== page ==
Ethiopia faces a slew of economic issues. Inflation is high, infrastructure is inadequate and debt is piling up, with future generations being left to foot the bill.
But perhaps the most worrying issue, and which surprisingly does not get as much attention from opposition parties who purport to represent the youth, is the lack of employment opportunities.
We can see young people fixated on job vacancies posted on billboards, newspapers or electric polls all over town. Even the thousands that graduate from universities are not safe from this nationwide dilemma.
This is despite the efforts by the government to create job opportunities. It had chiefly concentrated its effort in undertaking massive infrastructure projects, employed to stimulate the economy and create jobs. Officials claim that millions of jobs have been created this way, but it has not caught up with the relentless population growth or preferences of the youth to get a job that conforms to their standard of living.
The Central Statistical Agency claims that 16pc of adults are jobless. There is the perception that it could be much higher than that as people know many youth close to them are not employed. The statistics also do not tell us how many are working part-time and are still dependent on their families or about the massive turnover rate at firms.
Surely, the past three years of political unrest have exacerbated the problem to a point where it will take decades to address it meaningfully. For years now, foreign firms will be reluctant to invest in Ethiopia, and domestic investors will be more prone to save their money or move it out of the country. This will translate into low rates of new investments and expansions, limiting the number of jobs likely to be created.
This problem will be compounded by the fact that the government is running out of money, primarily foreign currency. Prime Minister Abiy Ahmed (PhD) himself has said that there will not be new large projects this year.
The population will continue to grow as new graduates from colleges and universities join the labor market. The dip in economic growth will not afford them job opportunities, and they will be left to idle away. Dissatisfaction will thrive in this environment, and political unrest may well continue.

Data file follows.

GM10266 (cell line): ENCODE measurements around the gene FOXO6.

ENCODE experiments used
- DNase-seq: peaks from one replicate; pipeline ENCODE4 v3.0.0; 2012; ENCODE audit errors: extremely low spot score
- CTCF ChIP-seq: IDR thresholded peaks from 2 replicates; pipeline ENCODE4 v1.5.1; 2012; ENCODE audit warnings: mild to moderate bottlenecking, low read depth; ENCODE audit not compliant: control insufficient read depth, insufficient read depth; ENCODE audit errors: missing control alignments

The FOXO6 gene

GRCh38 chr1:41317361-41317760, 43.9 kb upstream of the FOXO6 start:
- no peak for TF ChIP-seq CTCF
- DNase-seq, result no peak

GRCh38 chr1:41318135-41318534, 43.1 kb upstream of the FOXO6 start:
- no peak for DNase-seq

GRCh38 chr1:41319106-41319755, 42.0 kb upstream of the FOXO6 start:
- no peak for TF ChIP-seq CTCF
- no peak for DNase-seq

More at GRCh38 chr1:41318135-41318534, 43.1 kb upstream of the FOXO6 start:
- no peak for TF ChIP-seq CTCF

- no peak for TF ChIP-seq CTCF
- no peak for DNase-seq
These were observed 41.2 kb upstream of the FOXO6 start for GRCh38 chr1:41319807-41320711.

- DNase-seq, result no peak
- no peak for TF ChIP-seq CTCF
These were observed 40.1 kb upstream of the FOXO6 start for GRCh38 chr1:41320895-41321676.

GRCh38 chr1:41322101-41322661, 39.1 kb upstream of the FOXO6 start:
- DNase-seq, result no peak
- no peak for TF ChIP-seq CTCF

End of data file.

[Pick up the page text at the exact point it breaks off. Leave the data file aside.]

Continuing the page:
Some will also find that one way or another, they have to survive. They will try to make the dangerous trek across the Mediterranean to a country they believe will offer them opportunities. Others will try to earn their daily bread by joining the life of crime, and yet others the red light districts sprouting across Addis Abeba.
The first few years on the job market are crucial for young people to establish a stable career and life path. If they struggle in their first few years in the job market, it is difficult for them to catch up with their peers that do obtain jobs.
It is a time when young people need to realise that they should be more competitive and entrepreneurial. Employment in the formal sector offers an opportunity to grow even if the first beginnings are not as pretty.
Job hunting is a very tiring problem. Many find jobs in newspapers or on vacancy boards. But others have learned that the internet offers a better opportunity. Young people, looking for a job should learn new skills and meet with new people.
Non-governmental organisations could be of great help here since youth from non-urban areas may lag in this new mechanism of job searching. They should be able to provide seminars where young people from all walks of life can go out for a job search with all the necessary information at hand.
But it is the government that can do the most to get more people employed. It should be able to open up the economy for the private sector to become a prime employer of young people. This will not only allow large investors to expand or open new firms. It will stimulate the entrepreneurial spirit of youngsters who could become tomorrow's employers.